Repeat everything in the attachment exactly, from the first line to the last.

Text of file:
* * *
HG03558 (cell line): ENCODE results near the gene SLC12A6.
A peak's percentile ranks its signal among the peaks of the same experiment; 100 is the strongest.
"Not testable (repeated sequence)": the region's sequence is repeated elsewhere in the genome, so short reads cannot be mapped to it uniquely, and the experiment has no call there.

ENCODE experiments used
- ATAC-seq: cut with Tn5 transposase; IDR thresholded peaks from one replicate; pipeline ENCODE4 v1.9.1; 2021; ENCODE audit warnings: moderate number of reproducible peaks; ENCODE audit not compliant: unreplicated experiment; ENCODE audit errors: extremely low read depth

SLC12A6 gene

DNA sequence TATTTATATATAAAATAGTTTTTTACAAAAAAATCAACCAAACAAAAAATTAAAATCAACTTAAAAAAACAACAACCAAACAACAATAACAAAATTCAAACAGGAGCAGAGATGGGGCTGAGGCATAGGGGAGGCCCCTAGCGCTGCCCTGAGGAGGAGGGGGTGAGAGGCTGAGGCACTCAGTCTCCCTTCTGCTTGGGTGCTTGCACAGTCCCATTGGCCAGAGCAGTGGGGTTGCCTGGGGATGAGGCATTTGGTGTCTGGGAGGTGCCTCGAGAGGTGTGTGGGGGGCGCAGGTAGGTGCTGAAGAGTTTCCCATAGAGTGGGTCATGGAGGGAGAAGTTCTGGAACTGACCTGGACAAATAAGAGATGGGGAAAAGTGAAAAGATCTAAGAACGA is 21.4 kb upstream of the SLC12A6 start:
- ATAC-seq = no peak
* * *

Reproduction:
HG03558 (cell line): ENCODE results near the gene SLC12A6.
A peak's percentile ranks its signal among the peaks of the same experiment; 100 is the strongest.
"Not testable (repeated sequence)": the region's sequence is repeated elsewhere in the genome, so short reads cannot be mapped to it uniquely, and the experiment has no call there.

ENCODE experiments used
- ATAC-seq: cut with Tn5 transposase; IDR thresholded peaks from one replicate; pipeline ENCODE4 v1.9.1; 2021; ENCODE audit warnings: moderate number of reproducible peaks; ENCODE audit not compliant: unreplicated experiment; ENCODE audit errors: extremely low read depth

SLC12A6 gene

DNA sequence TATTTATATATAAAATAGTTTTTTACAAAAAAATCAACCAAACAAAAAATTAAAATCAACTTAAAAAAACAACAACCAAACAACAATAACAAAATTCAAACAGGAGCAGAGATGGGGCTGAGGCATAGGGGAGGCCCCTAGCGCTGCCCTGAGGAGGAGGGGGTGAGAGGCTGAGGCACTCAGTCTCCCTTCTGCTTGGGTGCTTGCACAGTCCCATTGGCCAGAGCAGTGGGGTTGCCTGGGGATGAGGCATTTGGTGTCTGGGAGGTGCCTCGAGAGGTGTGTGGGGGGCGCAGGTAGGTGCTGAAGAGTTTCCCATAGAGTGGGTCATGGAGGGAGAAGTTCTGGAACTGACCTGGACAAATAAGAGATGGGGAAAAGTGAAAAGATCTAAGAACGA is 21.4 kb upstream of the SLC12A6 start:
- ATAC-seq = no peak